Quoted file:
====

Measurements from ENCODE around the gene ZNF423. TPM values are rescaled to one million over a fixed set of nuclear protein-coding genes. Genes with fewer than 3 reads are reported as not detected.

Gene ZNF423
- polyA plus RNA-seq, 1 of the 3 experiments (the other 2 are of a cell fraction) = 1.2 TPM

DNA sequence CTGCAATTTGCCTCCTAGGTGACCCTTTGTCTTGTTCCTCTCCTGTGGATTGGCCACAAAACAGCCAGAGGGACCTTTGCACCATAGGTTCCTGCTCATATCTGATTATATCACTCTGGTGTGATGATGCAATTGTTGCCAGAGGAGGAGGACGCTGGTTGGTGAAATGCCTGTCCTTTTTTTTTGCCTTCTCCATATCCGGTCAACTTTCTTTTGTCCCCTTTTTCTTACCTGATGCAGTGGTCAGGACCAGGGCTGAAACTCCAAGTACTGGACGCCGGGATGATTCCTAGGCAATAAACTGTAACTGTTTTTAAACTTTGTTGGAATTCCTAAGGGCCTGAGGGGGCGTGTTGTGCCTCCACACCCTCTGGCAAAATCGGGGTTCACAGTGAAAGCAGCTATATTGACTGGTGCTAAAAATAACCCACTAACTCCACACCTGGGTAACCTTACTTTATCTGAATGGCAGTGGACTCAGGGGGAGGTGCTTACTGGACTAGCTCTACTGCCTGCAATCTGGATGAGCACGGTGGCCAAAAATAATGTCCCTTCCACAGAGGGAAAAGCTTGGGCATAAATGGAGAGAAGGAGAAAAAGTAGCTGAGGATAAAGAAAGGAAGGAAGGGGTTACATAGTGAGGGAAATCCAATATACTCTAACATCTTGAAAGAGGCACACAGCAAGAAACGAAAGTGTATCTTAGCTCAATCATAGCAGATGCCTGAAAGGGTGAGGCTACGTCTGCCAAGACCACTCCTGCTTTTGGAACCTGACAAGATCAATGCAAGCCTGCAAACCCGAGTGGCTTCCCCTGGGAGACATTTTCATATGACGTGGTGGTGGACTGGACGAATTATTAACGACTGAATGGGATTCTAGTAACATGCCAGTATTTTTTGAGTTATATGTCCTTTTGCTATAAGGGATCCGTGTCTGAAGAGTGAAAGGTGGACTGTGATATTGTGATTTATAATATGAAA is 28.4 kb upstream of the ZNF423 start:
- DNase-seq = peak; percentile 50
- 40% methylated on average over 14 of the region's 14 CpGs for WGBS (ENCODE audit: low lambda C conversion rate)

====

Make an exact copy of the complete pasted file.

Measurements from ENCODE around the gene ZNF423. TPM values are rescaled to one million over a fixed set of nuclear protein-coding genes. Genes with fewer than 3 reads are reported as not detected.

Gene ZNF423
- polyA plus RNA-seq, 1 of the 3 experiments (the other 2 are of a cell fraction) = 1.2 TPM

DNA sequence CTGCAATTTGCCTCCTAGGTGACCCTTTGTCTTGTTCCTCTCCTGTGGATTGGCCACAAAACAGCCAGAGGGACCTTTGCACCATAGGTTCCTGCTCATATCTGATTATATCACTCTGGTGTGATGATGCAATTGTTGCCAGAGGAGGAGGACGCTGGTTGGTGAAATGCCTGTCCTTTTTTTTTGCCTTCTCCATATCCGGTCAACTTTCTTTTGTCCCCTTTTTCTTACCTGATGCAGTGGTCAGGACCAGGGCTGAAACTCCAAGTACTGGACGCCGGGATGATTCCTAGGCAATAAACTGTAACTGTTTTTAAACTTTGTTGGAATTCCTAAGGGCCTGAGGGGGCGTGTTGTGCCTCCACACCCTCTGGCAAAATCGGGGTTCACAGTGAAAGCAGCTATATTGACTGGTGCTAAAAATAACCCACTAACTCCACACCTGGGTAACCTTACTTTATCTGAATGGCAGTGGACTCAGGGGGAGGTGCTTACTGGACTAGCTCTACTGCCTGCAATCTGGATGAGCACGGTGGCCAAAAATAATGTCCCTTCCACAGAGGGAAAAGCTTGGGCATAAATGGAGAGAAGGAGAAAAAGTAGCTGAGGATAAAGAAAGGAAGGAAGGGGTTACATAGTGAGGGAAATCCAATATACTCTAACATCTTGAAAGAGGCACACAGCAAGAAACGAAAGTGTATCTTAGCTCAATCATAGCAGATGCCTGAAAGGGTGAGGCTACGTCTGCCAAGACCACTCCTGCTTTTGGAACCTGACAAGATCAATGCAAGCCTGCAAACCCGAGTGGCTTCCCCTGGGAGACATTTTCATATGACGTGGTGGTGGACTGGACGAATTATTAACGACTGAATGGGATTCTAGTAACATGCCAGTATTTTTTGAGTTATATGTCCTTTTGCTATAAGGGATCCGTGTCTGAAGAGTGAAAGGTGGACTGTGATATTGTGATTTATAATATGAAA is 28.4 kb upstream of the ZNF423 start:
- DNase-seq = peak; percentile 50
- 40% methylated on average over 14 of the region's 14 CpGs for WGBS (ENCODE audit: low lambda C conversion rate)